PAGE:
Damage of nerve vessels in the feet can lead to poor blood flow to the limb which increases the risk of developing foot complications. If left untreated, blisters and cuts in the affected foot can lead to severe infections, which heal poorly. These infections may require toe or foot amputation.

  • Eye damage

T2D can damage the blood vessels in the retina which causes blindness. Diabetes can also lead to risk of contracting other eye problems such as glaucoma and cataracts.

  • Skin conditions and hearing problems

T2D increases the risk of having skin problems such as fungal and bacterial infections. Also, people with type 2 diabetes have a higher risk of developing hearing problems.

  • Alzheimer’s disease

Patients with type 2 diabetes have a higher risk of developing Alzheimer’s disease. If your blood glucose level is not properly controlled, it increases your risk of developing Alzheimer’s disease. It is not yet known why diabetes affects the risk of Alzheimer’s.

Short-term complications

Short-term health complications of type 2 diabetes can develop in case the blood sugar level is too high or too low for the body to function properly. In case you notice any signs of short term complications, you need to treat it immediately to prevent the risk of an emergency.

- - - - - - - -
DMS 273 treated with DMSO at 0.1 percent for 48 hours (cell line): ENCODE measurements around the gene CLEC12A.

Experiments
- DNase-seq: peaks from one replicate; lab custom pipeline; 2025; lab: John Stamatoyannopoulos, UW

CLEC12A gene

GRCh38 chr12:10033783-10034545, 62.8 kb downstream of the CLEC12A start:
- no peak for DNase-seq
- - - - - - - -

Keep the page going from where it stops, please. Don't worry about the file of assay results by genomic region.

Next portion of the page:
The most common short term complications are hypoglycemia and ketoacidosis

  • Hypoglycemia

Hypoglycemia is a condition characterized by extremely low blood sugar levels. A patient is defined to have hypoglycemia if their blood sugar level is below 4.0 mmol/l.

Symptoms of hypoglycemia include

  • shakiness
  • hunger
  • dizziness
  • nervousness
  • sweating
  • confusion
  • increased heart rate

If you notice any of these symptoms, you may be able to treat the condition by eating carbohydrate-rich or sugary foods, such as non-diet soda, raisins, or hard candies, and by calling a doctor. It is important to treat hypoglycemia immediately to prevent the risk of blood sugar falling to dangerous levels.

  • Ketoacidosis

Ketoacidosis develops when the body goes for long periods of time without insulin because it is required in order to fuel the cells of the body. Insulin is a natural hormone which helps glucose to enter the body cells for energy. People with type 2 diabetes do not produce enough insulin. Without insulin, the body will start to break down fat to release ketones into the bloodstream which will be used for fuel without the need of insulin. If the levels of ketones in the bloodstream become too high, it could lead to ketoacidosis, which can be dangerous. Diabetic ketoacidosis should be treated under close supervision of a health care provider. Severe ketoacidosis should be treated inside an emergency room or hospital.

Disclaimer: Please note that the contents of this community article are strictly for informational purposes and should not be considered as medical advice. This article, and other community articles, are not written or reviewed for medical validity by Canadian Insulin or its staff. All views and opinions expressed by the contributing authors are not endorsed by Canadian Insulin. Always consult a medical professional for medical advice, diagnosis, and treatment.